What are my rights?
You can make a will on your own, or have a lawyer or a notary public help you. There are rules that must be followed, no matter how simple the will. Learn how to prepare a will that’s valid under the law.
During the pandemic
Are you making your will during the current coronavirus pandemic? In preparing your will during coronavirus, we walk you through important things to consider at this time. As well, we provide tips for how to sign and witness a will safely.
What you should know
Requirements of a valid will
The person making a will is referred to as the will-maker. To make a valid will, the will-maker must:
be age 16 or over
be mentally capable of making a will
freely agree with what the will says when they sign it (if it’s proven in court that someone pressured the will-maker to sign, the will won’t be valid)
More on mental capability
You need to be mentally capable of making a will for it to be legal. This means you must be able to:
understand you’re making a will
understand that the will determines what will happen to your property after you die
appreciate the nature and value of all of the property you own, including what will pass through and outside of the will
understand who your next-of-kin are and appreciate that your will should, if possible, adequately provide for your spouse and children and not unfairly exclude them
Your capability can be affected by illness, an accident, or drug treatment.
A will must be in writing, and signed and witnessed
For a will to be valid, it must be in writing. It can be typed or handwritten.
As well, a will must be signed on the last page by the will-maker. The will-maker must sign in front of two witnesses, and the witnesses must sign the will in front of the will-maker. We explain this in more detail below, under step 5 of preparing your will.
(Note that under this law, a court can cure deficiencies — that is, fix problems — where they find sufficient evidence of the deceased’s testamentary intentions.)
When you should prepare a will
You can prepare a will at any time. But it’s especially sensible to do so when you marry or start a family, or if you own or inherited significant assets, like a home. If you want to leave your belongings to the special people in your life, it’s a good idea to have a will.
Try to prepare a will when you’re still in good health
By law, you need to be mentally capable of making a will. If it’s proven that you were not capable, the instructions in that will can’t be followed.
Your will doesn’t deal with everything you own
"My wife died suddenly. She’d always been clear that she wanted to leave all her things to me and the kids. So she left us everything in her will. But most of her wealth was in two investment properties. She held these jointly with her parents because they’d pitched in a bit of money to help her. She had no idea that the hard-earned money she’d put in herself would flow to her parents (not to me and the kids!) when she died. Unfortunately, there wasn’t much left for the will to deal with.”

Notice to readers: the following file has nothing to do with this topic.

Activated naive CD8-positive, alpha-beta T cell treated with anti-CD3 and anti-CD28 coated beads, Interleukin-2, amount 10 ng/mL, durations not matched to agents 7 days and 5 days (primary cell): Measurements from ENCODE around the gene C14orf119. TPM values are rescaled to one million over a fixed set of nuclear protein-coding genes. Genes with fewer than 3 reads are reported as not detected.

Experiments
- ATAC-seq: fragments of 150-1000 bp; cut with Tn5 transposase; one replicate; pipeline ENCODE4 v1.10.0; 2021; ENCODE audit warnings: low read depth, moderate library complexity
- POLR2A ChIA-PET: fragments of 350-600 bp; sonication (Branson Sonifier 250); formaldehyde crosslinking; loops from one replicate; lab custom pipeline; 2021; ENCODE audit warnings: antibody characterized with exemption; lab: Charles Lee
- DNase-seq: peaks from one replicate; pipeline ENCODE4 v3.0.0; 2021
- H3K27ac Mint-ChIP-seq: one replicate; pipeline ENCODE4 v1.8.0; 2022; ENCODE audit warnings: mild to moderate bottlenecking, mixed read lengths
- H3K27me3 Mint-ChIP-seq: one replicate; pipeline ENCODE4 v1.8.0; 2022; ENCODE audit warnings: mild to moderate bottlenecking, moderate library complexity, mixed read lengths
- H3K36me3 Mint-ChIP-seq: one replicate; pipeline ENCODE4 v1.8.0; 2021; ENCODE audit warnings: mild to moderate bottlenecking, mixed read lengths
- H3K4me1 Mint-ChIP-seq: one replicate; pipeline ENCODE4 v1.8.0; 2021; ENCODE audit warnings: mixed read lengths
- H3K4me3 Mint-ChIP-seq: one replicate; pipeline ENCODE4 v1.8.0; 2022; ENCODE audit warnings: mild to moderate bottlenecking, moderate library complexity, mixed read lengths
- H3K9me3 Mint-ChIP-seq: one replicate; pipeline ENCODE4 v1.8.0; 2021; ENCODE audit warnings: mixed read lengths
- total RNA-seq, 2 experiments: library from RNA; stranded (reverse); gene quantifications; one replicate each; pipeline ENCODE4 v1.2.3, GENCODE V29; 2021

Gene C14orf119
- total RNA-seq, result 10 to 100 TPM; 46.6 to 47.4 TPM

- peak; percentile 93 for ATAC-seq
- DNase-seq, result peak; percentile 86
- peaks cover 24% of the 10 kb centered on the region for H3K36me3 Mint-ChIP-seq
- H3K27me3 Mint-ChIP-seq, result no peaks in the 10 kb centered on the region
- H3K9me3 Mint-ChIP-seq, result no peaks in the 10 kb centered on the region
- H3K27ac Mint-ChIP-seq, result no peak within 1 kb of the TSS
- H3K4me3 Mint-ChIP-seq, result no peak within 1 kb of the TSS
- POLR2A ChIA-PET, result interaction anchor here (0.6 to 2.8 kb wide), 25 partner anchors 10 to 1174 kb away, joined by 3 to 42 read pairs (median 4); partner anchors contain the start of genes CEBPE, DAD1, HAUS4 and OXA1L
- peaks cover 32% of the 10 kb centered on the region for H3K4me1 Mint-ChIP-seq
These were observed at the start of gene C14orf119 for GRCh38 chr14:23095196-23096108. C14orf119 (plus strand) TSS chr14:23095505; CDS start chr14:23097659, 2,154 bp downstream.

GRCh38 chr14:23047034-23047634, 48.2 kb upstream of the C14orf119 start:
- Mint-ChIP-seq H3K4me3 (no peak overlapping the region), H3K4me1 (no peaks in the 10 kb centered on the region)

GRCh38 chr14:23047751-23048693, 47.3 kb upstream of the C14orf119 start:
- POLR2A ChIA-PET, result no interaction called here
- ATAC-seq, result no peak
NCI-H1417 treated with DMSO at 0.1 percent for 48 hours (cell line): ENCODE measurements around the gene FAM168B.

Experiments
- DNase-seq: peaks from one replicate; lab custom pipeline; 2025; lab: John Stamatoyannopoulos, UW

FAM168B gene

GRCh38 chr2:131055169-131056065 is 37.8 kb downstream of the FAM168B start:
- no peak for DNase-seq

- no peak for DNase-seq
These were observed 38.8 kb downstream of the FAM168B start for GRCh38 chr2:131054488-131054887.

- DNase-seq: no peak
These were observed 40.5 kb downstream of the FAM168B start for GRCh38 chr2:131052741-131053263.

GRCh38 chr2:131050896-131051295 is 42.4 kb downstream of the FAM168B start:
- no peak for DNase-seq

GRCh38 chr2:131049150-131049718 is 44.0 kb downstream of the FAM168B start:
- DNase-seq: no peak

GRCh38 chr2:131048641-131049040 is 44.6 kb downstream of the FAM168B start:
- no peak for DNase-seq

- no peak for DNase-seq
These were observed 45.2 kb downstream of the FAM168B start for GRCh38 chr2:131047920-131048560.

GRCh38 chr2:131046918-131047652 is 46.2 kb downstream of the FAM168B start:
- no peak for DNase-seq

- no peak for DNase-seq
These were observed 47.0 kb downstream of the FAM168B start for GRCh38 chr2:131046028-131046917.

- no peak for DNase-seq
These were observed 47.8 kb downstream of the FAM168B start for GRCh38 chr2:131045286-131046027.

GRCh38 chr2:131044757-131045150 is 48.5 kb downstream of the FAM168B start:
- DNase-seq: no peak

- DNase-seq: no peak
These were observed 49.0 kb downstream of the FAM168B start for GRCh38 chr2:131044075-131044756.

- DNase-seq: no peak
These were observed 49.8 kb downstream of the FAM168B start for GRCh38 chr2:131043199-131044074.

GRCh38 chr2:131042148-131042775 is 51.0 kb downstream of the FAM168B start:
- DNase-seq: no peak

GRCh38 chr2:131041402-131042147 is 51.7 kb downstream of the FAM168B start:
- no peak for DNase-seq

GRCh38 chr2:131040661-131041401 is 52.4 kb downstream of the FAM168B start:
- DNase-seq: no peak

– Steve, Richmond, BC
A will deals with your estate. Your estate includes all the property and belongings you own on your death, with a few exceptions. One notable exception involves property owned jointly with others. Another involves property that names specific beneficiaries.
Property owned jointly
A will generally only covers property you own exclusively, not property you share. So, for example, property you own in joint tenancy with someone else — such as a home or a joint bank account — generally isn’t inherited through a will. When you die, such shared property usually goes to the surviving joint owner(s). In most cases, this property isn’t included in your estate. It’s said to pass outside the will.
(There are exceptions, such as where someone gives another person a joint interest, and it’s not clear they intended for the property to go to the other person on their death. We have more on this here.)
Two ways to own property jointly
Joint owners can be joint tenants. That means the owners hold an identical, shared interest in the property. Or joint owners can be tenants-in-common, where the owners hold separate, and not necessarily equal, interests.
When someone dies, property they owned as a joint tenant typically passes directly to the other owners. Property they owned as a tenant-in-common doesn’t. It goes into the deceased's estate.
Say you own a family cottage with your siblings. On your death, if you own as a joint tenant, your share passes directly to your siblings. If you own as a tenant-in-common, your share goes into your estate. You can pass it to whomever you want, through your will.
Property with a designated beneficiary